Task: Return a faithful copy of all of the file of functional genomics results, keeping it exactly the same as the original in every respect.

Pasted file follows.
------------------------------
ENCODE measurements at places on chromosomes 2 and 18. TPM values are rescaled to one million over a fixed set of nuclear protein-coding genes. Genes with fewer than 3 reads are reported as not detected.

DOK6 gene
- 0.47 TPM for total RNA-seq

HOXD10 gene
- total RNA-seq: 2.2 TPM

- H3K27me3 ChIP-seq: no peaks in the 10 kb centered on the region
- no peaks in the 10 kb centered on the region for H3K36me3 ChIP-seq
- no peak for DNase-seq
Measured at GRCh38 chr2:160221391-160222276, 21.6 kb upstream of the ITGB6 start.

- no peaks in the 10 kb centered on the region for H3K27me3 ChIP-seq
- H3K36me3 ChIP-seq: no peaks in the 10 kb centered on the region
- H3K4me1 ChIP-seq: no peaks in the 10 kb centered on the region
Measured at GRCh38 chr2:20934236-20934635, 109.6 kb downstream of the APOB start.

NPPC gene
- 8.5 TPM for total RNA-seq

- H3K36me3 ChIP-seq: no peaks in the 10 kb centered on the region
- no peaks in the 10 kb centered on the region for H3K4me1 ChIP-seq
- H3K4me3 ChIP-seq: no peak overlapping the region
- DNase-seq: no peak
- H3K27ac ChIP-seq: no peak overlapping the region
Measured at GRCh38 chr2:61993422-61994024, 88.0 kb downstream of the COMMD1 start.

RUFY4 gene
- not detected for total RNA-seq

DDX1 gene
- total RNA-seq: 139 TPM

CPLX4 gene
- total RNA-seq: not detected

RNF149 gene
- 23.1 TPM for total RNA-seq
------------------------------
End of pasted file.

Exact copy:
ENCODE measurements at places on chromosomes 2 and 18. TPM values are rescaled to one million over a fixed set of nuclear protein-coding genes. Genes with fewer than 3 reads are reported as not detected.

DOK6 gene
- 0.47 TPM for total RNA-seq

HOXD10 gene
- total RNA-seq: 2.2 TPM

- H3K27me3 ChIP-seq: no peaks in the 10 kb centered on the region
- no peaks in the 10 kb centered on the region for H3K36me3 ChIP-seq
- no peak for DNase-seq
Measured at GRCh38 chr2:160221391-160222276, 21.6 kb upstream of the ITGB6 start.

- no peaks in the 10 kb centered on the region for H3K27me3 ChIP-seq
- H3K36me3 ChIP-seq: no peaks in the 10 kb centered on the region
- H3K4me1 ChIP-seq: no peaks in the 10 kb centered on the region
Measured at GRCh38 chr2:20934236-20934635, 109.6 kb downstream of the APOB start.

NPPC gene
- 8.5 TPM for total RNA-seq

- H3K36me3 ChIP-seq: no peaks in the 10 kb centered on the region
- no peaks in the 10 kb centered on the region for H3K4me1 ChIP-seq
- H3K4me3 ChIP-seq: no peak overlapping the region
- DNase-seq: no peak
- H3K27ac ChIP-seq: no peak overlapping the region
Measured at GRCh38 chr2:61993422-61994024, 88.0 kb downstream of the COMMD1 start.

RUFY4 gene
- not detected for total RNA-seq

DDX1 gene
- total RNA-seq: 139 TPM

CPLX4 gene
- total RNA-seq: not detected

RNF149 gene
- 23.1 TPM for total RNA-seq